After years of neglect, a beloved French dessert has come back.
Ile flottante -- floating island -- has an elemental quality: Soft, milk-poached meringues float on a sea of creme anglaise (vanilla custard sauce); caramel is drizzled over all. The ingredients couldn’t be more basic: eggs, milk, sugar and vanilla. The meringues are so soft, and the creme anglaise so lightly sweet, it’s like eating a dream.
The dessert has been a fixture at Mimosa since it opened on Beverly Boulevard in 1997, but now you also can find it on the menu at Lilly’s French Cafe & Wine Bar in Venice and frequently at Cafe Beaujolais in Eagle Rock; Chloe in Playa del Rey offers it now and again. And people are cooking it too: A friend reports she was served ile flottante at a recent alfresco lunch in Beachwood Canyon.
Both Cafe Beaujolais and Angelique Cafe in L.A. have included ile flottante on their menus today in honor of Bastille Day. The reason? “It’s very beautiful, very simple, " says Eric Ulder, owner of Cafe Beaujolais. “Not many people do it anymore, [yet] it’s super-classic.” In fact, the dish has been around even longer than July 14, 1789 -- in “The Diner’s Dictionary,” John Ayto reports that Benjamin Franklin wrote in 1771, “At dinner had a floating island.”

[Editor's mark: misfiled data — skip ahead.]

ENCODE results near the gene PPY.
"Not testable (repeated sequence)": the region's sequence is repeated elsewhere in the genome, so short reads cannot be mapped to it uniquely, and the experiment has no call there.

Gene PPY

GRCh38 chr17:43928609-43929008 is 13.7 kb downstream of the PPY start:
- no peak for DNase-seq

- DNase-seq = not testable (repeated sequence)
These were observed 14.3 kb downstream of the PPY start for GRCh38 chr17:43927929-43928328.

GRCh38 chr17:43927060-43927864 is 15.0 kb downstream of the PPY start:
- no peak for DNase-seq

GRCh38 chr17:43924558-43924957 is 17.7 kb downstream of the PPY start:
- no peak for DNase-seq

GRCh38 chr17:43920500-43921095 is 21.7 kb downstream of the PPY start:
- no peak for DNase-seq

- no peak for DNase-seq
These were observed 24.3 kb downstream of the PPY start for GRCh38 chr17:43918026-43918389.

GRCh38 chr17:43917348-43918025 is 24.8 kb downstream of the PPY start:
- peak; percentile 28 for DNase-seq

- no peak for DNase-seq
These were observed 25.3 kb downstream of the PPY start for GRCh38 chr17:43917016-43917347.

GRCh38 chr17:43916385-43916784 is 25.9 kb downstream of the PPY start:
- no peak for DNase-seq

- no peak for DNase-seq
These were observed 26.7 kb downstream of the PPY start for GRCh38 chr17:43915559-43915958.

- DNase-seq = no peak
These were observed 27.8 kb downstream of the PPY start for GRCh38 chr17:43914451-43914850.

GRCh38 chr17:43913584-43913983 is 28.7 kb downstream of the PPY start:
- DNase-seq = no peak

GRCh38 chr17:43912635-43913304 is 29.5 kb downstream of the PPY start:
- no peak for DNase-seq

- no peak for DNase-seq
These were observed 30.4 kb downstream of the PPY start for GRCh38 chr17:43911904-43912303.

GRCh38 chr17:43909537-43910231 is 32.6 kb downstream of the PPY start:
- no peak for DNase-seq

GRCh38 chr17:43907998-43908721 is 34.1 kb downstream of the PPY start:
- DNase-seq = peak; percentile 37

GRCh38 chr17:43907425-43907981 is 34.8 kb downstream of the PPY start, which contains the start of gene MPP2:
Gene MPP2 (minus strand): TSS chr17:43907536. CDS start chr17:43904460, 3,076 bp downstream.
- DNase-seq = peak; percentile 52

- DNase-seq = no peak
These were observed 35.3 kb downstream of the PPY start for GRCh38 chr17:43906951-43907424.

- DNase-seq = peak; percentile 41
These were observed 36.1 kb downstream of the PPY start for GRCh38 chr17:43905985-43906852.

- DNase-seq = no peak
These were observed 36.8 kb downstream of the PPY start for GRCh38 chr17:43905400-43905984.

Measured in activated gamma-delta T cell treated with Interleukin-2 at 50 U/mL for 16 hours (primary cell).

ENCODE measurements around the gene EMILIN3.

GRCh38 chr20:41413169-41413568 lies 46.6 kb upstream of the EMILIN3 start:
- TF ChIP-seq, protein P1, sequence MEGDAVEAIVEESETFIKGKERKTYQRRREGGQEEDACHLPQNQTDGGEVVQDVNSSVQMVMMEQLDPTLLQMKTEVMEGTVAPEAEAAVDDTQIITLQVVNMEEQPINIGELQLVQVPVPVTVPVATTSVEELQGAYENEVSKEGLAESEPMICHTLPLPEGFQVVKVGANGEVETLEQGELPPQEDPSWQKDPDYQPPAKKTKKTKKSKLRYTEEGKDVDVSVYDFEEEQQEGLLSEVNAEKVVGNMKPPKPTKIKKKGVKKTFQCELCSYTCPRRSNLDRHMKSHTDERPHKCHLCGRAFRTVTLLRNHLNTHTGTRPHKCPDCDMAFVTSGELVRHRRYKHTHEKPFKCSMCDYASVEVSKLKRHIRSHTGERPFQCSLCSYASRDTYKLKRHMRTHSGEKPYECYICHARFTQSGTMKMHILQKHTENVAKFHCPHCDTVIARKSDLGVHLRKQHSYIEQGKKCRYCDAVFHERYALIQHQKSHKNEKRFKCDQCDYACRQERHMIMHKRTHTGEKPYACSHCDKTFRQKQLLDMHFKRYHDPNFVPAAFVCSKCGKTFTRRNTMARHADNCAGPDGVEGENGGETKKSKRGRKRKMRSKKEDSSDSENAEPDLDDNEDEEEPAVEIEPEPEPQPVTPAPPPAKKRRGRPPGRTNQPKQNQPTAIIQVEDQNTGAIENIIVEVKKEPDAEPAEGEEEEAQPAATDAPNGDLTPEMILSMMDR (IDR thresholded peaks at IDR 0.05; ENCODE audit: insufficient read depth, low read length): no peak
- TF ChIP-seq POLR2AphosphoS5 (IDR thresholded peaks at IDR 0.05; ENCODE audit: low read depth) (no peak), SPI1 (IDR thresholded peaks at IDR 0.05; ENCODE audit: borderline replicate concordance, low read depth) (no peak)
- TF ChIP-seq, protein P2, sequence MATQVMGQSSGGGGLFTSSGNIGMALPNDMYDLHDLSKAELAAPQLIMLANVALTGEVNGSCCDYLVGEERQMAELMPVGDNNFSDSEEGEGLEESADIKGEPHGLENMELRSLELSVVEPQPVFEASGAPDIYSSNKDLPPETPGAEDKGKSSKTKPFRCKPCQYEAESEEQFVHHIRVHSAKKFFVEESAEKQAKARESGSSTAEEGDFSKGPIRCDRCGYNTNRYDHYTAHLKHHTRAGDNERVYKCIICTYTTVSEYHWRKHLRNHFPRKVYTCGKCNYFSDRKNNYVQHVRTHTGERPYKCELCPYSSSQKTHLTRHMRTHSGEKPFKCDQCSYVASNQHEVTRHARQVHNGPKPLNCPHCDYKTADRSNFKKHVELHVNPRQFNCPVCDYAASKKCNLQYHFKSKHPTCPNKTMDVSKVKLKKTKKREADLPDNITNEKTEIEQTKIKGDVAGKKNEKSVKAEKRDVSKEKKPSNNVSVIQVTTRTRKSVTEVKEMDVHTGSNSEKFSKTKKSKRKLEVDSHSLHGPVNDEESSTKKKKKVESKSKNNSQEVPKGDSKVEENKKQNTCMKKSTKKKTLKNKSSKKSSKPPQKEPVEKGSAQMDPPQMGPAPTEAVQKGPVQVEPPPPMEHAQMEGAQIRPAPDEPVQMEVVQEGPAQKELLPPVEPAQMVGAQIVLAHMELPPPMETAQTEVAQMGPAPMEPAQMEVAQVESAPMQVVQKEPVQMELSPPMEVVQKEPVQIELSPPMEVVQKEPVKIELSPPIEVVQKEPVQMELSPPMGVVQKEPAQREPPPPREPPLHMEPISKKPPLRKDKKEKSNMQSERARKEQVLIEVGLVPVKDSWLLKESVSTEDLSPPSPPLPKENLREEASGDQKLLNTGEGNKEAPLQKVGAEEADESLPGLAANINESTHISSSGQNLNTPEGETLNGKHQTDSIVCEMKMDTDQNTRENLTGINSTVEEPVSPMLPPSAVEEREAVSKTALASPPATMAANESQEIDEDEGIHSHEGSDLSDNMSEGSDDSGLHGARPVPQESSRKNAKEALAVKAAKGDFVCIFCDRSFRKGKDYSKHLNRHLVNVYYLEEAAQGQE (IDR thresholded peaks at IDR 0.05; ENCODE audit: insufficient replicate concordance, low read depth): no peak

Any pastry chef worth his or her sugar knows how to whip up an ile flottante, and many will prepare it even if it’s not on their menu. La Cachette, L’Orangerie and Angelique Cafe in L.A.; Melisse in Santa Monica; and Mille Fleurs in Rancho Santa Fe all make floating islands on request. Call a day in advance and ask. Otherwise, keep your fingers crossed, and ask when you order.
Or go ahead and make it yourself. As elegant as it is, it’s also wonderfully simple.
Make the caramel sauce ahead of time, then prepare a creme anglaise. To form the islands, whip egg whites and sugar into stiff peaks. Spoonful by spoonful, drop the meringue into simmering milk to poach. Ladle chilled creme anglaise into soup plates, drop two or three islands onto it, then lace with caramel.
“It takes five minutes,” Ulder says. Well, maybe that’s a slight exaggeration. In any case, it’s a sweet reward for a little effort.